Somehow prayer had become one of their highest priorities. Before, they couldn’t even stay awake to pray with Jesus, but now they were constantly united in prayer. Prayer had become a critical part of everything they did!
And I just wonder this morning, is that’s true of us? Have we come to understand the real value and importance of prayer? Is prayer one of our highest priorities? Would people describe our church as constantly being united in prayer? Or even on a personal level, would people describe you as a man of prayer or a woman of prayer?
And my intention in saying this isn’t just so that we all feel guilty about not praying enough, but I think we need to ask ourselves – if prayer had become such a high priority for the disciples, why isn’t it for us? What are we missing?
Are we missing that sense of dependancy on God? I’m sure the disciples had a heightened sense of that – with Jesus gone back to Heaven and the Holy Spirit not yet arrived – prayer was their one and only connection to God! Maybe that’s why prayer suddenly become so important!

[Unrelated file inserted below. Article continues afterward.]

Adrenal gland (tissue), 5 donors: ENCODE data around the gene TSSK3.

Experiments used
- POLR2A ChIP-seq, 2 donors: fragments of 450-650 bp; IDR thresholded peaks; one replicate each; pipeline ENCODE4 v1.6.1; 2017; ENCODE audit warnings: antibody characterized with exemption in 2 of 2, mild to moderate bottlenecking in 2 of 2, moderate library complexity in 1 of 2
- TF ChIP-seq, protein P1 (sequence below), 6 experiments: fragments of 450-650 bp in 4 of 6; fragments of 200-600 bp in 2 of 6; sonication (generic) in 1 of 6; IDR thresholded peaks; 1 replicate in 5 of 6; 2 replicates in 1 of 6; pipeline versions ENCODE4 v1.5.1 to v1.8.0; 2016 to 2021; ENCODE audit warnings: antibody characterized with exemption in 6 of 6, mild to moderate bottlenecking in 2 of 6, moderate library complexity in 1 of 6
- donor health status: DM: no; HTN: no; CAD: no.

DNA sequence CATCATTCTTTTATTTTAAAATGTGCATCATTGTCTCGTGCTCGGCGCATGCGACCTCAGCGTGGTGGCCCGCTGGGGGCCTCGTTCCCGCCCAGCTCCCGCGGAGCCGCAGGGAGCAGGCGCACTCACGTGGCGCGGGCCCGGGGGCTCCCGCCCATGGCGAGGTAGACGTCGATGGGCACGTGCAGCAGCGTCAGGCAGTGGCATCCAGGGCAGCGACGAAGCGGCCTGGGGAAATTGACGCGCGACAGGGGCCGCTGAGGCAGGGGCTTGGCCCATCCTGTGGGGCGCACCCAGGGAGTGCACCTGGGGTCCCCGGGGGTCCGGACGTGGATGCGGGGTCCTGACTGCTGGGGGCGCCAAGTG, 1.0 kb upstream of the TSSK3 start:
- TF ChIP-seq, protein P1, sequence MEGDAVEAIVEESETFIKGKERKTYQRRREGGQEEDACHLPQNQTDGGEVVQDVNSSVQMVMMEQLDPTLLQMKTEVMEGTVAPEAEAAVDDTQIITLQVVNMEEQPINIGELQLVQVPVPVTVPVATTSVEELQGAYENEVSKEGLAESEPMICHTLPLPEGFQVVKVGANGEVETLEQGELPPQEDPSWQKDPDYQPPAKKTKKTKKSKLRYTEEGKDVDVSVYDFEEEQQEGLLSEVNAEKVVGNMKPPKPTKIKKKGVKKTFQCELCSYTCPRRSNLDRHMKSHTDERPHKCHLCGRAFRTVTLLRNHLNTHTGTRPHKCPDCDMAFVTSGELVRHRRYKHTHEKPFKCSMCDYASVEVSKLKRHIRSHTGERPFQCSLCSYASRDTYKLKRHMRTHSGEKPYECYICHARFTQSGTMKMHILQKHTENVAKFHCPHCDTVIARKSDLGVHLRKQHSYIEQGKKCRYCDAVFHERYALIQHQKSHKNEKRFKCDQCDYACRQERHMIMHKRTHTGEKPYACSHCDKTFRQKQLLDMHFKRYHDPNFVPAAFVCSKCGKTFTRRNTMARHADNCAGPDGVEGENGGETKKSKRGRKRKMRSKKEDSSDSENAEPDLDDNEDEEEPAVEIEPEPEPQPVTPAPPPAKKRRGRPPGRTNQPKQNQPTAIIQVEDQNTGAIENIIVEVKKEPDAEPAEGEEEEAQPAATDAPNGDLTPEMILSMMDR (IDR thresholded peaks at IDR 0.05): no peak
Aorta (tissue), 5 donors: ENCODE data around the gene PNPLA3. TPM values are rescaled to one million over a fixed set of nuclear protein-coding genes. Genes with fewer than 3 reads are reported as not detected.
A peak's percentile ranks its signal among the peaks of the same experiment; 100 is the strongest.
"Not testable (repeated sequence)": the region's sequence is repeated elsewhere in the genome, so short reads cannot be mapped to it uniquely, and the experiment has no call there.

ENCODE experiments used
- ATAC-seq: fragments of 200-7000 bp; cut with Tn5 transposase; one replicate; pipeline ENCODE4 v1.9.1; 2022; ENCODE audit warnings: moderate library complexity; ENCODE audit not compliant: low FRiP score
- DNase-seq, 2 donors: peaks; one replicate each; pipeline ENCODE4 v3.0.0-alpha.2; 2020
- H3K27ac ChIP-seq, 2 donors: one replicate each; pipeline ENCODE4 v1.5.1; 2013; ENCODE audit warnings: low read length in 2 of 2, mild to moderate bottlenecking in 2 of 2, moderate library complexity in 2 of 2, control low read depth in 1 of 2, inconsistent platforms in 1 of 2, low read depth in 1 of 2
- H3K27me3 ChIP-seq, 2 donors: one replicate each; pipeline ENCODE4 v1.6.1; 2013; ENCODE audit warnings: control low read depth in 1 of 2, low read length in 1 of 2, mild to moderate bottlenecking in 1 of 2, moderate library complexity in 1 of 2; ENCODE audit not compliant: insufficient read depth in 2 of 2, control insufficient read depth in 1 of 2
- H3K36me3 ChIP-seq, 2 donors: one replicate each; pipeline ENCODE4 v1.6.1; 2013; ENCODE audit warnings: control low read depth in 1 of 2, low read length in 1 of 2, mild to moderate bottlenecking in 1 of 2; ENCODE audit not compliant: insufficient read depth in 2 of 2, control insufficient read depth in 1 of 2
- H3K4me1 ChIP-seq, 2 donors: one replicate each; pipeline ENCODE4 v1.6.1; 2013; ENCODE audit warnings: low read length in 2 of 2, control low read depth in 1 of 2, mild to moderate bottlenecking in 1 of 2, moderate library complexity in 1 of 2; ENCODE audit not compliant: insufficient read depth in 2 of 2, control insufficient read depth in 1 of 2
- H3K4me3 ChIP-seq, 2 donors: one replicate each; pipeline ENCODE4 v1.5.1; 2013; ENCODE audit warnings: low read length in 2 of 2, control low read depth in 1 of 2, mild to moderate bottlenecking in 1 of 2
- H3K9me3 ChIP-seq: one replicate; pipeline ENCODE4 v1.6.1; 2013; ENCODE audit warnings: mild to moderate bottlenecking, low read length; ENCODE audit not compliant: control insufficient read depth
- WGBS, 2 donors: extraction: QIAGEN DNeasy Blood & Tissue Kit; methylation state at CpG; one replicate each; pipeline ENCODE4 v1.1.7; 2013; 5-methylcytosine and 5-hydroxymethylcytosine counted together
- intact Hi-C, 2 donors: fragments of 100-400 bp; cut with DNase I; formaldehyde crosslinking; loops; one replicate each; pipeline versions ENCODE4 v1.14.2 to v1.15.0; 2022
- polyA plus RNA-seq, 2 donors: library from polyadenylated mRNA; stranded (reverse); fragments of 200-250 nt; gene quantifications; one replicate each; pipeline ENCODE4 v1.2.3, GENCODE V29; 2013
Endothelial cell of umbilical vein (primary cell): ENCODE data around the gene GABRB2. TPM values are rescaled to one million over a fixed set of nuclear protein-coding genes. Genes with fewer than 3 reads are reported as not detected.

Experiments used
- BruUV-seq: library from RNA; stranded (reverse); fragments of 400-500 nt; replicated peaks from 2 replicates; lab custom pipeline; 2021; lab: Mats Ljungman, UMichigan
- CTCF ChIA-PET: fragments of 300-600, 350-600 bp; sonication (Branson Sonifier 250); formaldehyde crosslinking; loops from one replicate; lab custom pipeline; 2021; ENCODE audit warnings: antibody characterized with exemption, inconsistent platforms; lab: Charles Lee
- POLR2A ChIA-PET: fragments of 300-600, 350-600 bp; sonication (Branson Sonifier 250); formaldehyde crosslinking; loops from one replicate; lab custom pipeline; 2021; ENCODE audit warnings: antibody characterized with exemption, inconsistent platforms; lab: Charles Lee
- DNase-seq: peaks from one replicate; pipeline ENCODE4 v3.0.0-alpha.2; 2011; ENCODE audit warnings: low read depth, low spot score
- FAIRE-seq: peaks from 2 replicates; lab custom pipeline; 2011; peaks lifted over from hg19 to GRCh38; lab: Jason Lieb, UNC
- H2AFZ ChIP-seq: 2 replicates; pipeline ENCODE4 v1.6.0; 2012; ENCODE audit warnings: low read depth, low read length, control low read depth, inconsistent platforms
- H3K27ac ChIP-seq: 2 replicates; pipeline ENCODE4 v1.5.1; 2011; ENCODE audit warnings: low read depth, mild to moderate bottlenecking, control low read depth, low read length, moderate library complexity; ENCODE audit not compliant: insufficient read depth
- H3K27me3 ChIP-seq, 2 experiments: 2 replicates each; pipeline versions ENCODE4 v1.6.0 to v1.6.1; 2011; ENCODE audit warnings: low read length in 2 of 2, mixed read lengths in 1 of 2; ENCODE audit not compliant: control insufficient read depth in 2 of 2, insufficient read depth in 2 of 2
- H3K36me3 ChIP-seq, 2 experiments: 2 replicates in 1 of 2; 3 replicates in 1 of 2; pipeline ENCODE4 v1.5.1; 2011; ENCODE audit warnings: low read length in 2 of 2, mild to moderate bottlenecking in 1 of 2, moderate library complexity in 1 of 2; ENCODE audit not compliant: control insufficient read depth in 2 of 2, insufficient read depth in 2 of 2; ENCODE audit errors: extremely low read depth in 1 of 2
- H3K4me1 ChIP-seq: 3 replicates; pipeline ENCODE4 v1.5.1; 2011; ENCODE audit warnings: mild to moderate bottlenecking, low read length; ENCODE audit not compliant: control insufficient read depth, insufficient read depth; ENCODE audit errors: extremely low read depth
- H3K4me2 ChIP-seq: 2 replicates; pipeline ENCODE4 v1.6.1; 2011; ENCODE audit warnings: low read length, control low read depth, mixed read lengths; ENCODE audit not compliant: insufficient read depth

Or maybe it had more to do with them seeing the resurrected Jesus over those last 40 days! Maybe they finally understood the power of God that was available to them through prayer! Jesus had talked a lot about the power of prayer during his time on earth. He had even told them that prayer can move mountains! In Matthew 21:21 we read:
21 Then Jesus told them, “I tell you the truth, if you have faith and don’t doubt, you can do things like this and much more. You can even say to this mountain, ‘May you be lifted up and thrown into the sea,’ and it will happen. 22 You can pray for anything, and if you have faith, you will receive it.”